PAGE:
Once upon a time, if the occasional fight broke out on the baseball field, we had Red Barber to thank for telling us we had quite a rhubarb going there. Wouldn’t you rather have a rhubarb than a bench-clearing brawl? (We once had Barber to thank, too, for describing the bases loaded as “FOB”—full of Brooklyns.) It beats the hell out of “donnybrook,” which sounds more like naming a soap opera super couple than a rhubarb, anyway. (I wonder: did the couple have themselves a donnybrook over the rhubarb?)
We have Barber’s disciple and successor, Vin Scully, to thank for the can of corn—the easy outfield fly. The can of corn probably originated in the old-time grocer picking off a high-mounted can of food with a hook stick, prompting it to drop almost lazily into his apron, unless the rest of the shelf’s contents came down upon his head first. Name me one football, basketball, or hockey term that was born in the A&P. (Oops! Today we’d say Wal-Mart.)
I once promised to send every last gasp of gibberish in my baseball writing out (at the plate and otherwise) to the best of my ability. And I know I broke that promise so liberally so often you could mistake me for an elected official. Or, decide to run me for office in the first place. William F. Buckley, Jr., wherever you are, may I borrow your immediate response to the question of the first thing you’d have done if you’d been elected? (It wasn’t, “I’m going to Disneyland,” either.)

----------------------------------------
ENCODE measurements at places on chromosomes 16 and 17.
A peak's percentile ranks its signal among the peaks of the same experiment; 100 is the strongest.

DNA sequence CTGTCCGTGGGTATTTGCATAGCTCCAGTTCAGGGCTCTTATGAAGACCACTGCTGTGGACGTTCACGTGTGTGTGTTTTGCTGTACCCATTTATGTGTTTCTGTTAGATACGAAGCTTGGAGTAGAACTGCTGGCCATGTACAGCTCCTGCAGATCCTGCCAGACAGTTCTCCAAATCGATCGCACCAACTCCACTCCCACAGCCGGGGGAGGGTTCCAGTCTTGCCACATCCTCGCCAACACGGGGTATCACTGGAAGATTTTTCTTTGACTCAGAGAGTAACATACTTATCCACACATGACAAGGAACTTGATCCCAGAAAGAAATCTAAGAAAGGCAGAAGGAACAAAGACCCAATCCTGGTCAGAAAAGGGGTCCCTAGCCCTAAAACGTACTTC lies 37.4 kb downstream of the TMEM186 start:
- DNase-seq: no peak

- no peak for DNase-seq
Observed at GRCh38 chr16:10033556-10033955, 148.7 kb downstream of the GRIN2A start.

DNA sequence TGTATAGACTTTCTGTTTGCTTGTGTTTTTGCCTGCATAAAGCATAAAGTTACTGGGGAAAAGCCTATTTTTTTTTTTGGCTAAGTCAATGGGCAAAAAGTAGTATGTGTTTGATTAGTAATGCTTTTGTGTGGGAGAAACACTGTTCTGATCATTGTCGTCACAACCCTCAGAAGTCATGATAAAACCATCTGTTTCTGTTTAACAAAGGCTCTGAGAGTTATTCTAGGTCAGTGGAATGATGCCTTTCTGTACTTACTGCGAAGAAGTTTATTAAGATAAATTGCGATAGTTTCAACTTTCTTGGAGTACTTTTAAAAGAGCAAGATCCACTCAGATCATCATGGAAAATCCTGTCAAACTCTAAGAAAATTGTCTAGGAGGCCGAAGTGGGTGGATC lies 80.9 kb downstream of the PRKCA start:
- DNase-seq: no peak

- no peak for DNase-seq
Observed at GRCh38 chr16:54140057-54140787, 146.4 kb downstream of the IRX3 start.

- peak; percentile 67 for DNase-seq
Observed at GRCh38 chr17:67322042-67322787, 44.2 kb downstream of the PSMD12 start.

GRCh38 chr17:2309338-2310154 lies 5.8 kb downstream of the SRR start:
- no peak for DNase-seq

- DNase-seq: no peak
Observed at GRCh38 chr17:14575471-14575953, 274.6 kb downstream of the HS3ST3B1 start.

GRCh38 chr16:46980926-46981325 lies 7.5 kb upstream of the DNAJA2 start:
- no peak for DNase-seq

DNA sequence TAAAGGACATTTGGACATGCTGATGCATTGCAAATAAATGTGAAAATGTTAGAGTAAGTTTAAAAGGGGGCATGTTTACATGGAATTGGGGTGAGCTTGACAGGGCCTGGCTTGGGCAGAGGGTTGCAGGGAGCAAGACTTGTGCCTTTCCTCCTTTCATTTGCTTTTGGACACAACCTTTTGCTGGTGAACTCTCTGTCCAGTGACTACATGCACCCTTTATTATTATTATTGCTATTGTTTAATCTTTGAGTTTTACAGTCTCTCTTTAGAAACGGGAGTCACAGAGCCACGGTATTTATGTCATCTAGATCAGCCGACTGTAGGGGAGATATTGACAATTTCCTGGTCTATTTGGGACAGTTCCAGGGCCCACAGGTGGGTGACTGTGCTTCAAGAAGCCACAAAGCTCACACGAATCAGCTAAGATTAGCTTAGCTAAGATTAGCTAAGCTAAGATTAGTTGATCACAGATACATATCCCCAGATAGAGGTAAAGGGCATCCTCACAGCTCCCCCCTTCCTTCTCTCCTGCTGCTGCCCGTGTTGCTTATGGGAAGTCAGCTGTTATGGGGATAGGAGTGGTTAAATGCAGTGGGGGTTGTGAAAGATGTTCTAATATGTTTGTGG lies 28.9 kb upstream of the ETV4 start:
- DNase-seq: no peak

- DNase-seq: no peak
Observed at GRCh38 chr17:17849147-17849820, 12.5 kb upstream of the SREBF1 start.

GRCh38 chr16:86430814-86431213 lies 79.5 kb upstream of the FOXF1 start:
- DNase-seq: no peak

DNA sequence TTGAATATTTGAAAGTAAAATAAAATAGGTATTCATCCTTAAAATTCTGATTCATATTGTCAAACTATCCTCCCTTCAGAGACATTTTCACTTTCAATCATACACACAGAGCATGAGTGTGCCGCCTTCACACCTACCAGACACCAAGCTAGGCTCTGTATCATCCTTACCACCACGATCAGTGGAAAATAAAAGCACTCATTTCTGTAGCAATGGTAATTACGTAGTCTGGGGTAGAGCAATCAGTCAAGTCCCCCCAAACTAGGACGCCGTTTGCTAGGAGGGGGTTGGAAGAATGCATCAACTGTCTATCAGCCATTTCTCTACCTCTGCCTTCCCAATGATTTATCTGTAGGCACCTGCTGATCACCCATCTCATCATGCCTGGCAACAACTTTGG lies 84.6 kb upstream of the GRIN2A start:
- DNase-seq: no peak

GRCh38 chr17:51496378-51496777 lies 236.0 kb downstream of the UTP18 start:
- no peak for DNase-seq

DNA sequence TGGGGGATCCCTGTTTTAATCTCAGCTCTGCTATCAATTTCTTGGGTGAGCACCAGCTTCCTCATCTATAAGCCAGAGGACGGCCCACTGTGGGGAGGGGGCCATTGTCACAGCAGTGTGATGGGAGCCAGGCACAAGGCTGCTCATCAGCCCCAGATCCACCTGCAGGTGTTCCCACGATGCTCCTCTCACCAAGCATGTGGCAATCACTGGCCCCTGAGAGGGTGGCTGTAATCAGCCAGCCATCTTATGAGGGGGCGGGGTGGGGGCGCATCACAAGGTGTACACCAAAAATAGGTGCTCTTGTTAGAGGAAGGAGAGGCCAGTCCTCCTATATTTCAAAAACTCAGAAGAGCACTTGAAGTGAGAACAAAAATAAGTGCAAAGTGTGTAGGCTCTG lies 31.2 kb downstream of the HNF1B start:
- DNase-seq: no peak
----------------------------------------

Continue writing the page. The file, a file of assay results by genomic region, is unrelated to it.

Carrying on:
I’ve sent more than my share of men in scoring position home on misplaced pitches turned into walkoff hits, and I didn’t even show them the high cheese, never mind that I couldn’t punch them out with the yakker. (Guilty, Judge Robinson: I’ve used “punchout” for strikeout. Yes, I know it wasn’t Muhammad Ali throwing one at Joe Frazier. I throw myself upon the mercy of the court, Your Honour.)
I plead no contest. But as Michael Corleone once said to his wife—when she reminded him it was seven years since he promised the Family would be completely legitimate in five years—“I’m trying, darling, I’m trying.” As James Thurber once said, you could look it up. But I’d rather you take my words for it.